Dec. 5, 2013 by kcarlson
Acid Reflux or GERD? Serious Heartburn May Require Meds
The Doctors, USA WEEKEND November 22, 2013
It’s that time of year again — big dinners, lots of parties and celebratory toasts. For some holiday revelers, that means more heartburn. Getting a burning sensation in your chest now and then is normal, particularly after overdoing fatty or fried foods, chocolate and alcohol. But when it’s more than twice a week, you may have GERD, or gastroesophageal reflux disease. This chronic condition results when stomach acid or bile backs up into the esophagus; the “reflux” of acid irritates sensitive tissue that lines your food pipe. What you need to know:
It causes more than heartburn. Though that’s the telltale sign, not everyone with GERD experiences it. Other signs: regurgitation of food or a sour-tasting liquid, nausea, chest pain, hoarseness or sore throat. Some may have difficulty swallowing or feel as if food is stuck in their throat. GERD can also cause dry cough or bad breath.
Losing weight can help. That’s because excess fat around the belly increases pressure on the stomach, which forces acid back up into your esophagus. Maintaining a healthy weight both reduces risk of developing GERD and helps treat it. Other changes that may help: wear loose-fitting clothing around your waist; quit smoking; eat smaller meals and skip foods that trigger heartburn. Also: wait at least three hours after eating before you lie down; if possible, raise the head of your bed with wood blocks or a wedge between your mattress and the box spring. The goal is to elevate your body from the waist up so gravity can help keep stomach acid down. (Pillows don’t provide the same effect.)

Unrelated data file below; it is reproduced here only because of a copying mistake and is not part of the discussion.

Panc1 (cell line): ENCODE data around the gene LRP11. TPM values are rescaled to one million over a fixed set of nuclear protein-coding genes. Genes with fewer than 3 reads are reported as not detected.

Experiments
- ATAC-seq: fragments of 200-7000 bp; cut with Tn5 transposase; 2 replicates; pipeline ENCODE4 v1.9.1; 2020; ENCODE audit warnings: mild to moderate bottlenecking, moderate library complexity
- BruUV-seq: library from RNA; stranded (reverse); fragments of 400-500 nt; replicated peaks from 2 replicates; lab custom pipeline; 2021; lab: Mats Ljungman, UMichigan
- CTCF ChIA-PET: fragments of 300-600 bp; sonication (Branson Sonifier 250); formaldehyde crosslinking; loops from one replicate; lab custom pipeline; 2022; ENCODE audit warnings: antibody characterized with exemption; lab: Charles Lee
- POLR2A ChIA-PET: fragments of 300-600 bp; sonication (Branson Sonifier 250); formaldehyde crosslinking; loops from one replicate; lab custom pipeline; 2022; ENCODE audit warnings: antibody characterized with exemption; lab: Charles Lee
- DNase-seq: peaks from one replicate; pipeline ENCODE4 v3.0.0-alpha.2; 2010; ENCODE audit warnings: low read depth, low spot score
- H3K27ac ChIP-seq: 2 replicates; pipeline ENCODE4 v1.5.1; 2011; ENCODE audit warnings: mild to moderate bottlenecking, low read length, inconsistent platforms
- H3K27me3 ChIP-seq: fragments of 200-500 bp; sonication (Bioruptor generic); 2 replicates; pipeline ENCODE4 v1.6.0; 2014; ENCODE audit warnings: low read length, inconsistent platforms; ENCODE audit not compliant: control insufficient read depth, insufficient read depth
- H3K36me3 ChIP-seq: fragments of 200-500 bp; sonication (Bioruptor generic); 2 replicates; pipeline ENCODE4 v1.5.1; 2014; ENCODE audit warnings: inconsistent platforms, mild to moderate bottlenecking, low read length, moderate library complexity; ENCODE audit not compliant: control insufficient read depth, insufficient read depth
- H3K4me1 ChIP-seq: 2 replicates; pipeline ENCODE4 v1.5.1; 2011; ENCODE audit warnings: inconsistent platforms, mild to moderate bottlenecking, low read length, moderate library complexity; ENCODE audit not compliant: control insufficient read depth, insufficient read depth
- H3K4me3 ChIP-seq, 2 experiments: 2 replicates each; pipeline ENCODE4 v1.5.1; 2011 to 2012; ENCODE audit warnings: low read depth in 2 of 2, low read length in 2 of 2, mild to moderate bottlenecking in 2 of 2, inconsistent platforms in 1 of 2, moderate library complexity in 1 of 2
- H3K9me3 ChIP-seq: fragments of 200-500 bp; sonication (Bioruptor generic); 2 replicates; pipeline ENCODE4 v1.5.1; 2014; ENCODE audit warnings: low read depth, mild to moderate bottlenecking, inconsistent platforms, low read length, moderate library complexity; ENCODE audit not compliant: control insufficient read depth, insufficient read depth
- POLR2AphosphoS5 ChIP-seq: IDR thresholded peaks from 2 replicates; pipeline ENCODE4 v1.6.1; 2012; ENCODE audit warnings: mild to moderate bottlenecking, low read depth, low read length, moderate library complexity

You’ll likely need medicine, too. Diet adjustments, lifestyle changes and antacids may help mild symptoms, but for many people with GERD, stronger meds are needed. H-2-receptor blockers reduce acid production; proton pump inhibitors block acid production to allow the esophagus to heal. Both are available in over-the-counter or prescription strength. If drugs don’t help, your doctor may discuss surgery. Some medical centers now offer a new, less invasive procedure called the LINX system, which involves laparoscopically implanting a magnetic ring at the bottom of the esophagus to improve symptoms.
Talk to your doctor to determine your best course. Left untreated, GERD can sometimes cause serious complications, from an ulcer to precancerous changes in the esophagus.